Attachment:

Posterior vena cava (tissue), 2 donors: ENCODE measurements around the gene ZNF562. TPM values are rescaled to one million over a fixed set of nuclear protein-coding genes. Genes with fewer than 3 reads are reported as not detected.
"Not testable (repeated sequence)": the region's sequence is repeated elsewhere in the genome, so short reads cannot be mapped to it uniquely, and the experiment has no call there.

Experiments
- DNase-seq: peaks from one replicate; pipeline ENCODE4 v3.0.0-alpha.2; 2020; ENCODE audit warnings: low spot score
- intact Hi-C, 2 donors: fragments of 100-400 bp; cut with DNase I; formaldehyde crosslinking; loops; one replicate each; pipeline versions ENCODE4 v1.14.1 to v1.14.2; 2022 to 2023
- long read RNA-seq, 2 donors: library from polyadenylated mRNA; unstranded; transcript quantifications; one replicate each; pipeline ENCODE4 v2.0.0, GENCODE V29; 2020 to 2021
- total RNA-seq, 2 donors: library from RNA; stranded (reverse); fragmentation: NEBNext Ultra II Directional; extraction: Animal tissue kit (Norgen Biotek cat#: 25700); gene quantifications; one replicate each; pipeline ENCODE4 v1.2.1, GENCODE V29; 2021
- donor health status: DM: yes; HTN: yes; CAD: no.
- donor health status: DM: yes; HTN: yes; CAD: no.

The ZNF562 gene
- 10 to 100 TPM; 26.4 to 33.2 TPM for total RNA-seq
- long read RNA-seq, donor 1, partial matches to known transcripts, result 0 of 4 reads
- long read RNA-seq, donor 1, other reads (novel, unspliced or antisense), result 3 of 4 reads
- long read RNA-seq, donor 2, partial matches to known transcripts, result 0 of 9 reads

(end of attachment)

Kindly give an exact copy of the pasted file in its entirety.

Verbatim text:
Posterior vena cava (tissue), 2 donors: ENCODE measurements around the gene ZNF562. TPM values are rescaled to one million over a fixed set of nuclear protein-coding genes. Genes with fewer than 3 reads are reported as not detected.
"Not testable (repeated sequence)": the region's sequence is repeated elsewhere in the genome, so short reads cannot be mapped to it uniquely, and the experiment has no call there.

Experiments
- DNase-seq: peaks from one replicate; pipeline ENCODE4 v3.0.0-alpha.2; 2020; ENCODE audit warnings: low spot score
- intact Hi-C, 2 donors: fragments of 100-400 bp; cut with DNase I; formaldehyde crosslinking; loops; one replicate each; pipeline versions ENCODE4 v1.14.1 to v1.14.2; 2022 to 2023
- long read RNA-seq, 2 donors: library from polyadenylated mRNA; unstranded; transcript quantifications; one replicate each; pipeline ENCODE4 v2.0.0, GENCODE V29; 2020 to 2021
- total RNA-seq, 2 donors: library from RNA; stranded (reverse); fragmentation: NEBNext Ultra II Directional; extraction: Animal tissue kit (Norgen Biotek cat#: 25700); gene quantifications; one replicate each; pipeline ENCODE4 v1.2.1, GENCODE V29; 2021
- donor health status: DM: yes; HTN: yes; CAD: no.
- donor health status: DM: yes; HTN: yes; CAD: no.

The ZNF562 gene
- 10 to 100 TPM; 26.4 to 33.2 TPM for total RNA-seq
- long read RNA-seq, donor 1, partial matches to known transcripts, result 0 of 4 reads
- long read RNA-seq, donor 1, other reads (novel, unspliced or antisense), result 3 of 4 reads
- long read RNA-seq, donor 2, partial matches to known transcripts, result 0 of 9 reads